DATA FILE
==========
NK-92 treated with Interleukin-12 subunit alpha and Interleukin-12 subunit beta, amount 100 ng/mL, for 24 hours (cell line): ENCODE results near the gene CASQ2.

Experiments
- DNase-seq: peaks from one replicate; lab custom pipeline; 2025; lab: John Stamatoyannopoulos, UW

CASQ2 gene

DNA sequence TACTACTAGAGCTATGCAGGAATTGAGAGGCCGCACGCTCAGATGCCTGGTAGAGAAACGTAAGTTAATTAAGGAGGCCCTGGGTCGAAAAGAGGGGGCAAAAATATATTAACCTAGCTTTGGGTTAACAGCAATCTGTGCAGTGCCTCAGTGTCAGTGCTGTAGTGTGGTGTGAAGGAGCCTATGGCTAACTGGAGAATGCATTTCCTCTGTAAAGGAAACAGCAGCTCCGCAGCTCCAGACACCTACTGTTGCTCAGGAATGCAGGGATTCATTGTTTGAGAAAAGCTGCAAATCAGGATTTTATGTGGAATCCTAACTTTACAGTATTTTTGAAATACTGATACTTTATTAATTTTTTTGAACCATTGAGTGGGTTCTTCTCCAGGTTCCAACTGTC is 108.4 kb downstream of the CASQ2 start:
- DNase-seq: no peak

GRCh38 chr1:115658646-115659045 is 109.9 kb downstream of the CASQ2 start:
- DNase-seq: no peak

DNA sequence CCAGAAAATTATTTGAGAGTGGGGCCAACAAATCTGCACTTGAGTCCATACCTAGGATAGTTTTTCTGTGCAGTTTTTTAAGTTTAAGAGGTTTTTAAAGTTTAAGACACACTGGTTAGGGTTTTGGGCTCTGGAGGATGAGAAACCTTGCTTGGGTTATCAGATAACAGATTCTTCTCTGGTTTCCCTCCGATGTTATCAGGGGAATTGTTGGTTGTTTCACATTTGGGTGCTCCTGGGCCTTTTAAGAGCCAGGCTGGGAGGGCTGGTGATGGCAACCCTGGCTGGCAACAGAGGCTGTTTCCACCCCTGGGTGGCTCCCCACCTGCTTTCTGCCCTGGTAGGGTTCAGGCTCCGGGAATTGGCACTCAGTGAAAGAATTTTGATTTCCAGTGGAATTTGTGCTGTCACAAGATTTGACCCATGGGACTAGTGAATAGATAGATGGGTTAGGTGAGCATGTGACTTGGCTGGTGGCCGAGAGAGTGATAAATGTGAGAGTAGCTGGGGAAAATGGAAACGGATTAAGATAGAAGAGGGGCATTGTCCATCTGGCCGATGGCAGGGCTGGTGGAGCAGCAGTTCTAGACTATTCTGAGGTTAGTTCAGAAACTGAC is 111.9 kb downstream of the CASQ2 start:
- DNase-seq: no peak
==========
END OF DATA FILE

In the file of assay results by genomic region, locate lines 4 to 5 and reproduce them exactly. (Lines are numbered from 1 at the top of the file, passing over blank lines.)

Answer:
CASQ2 gene

DNA sequence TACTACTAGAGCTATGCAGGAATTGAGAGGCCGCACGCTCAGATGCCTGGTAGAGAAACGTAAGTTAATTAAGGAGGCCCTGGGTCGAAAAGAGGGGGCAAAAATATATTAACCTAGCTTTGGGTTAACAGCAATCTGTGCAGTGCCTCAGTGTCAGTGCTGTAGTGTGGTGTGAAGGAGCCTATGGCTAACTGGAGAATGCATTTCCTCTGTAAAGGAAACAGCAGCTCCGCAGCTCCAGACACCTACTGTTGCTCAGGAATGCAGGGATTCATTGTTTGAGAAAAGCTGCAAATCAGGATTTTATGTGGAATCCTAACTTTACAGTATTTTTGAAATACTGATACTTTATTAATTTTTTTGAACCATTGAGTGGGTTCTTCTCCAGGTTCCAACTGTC is 108.4 kb downstream of the CASQ2 start: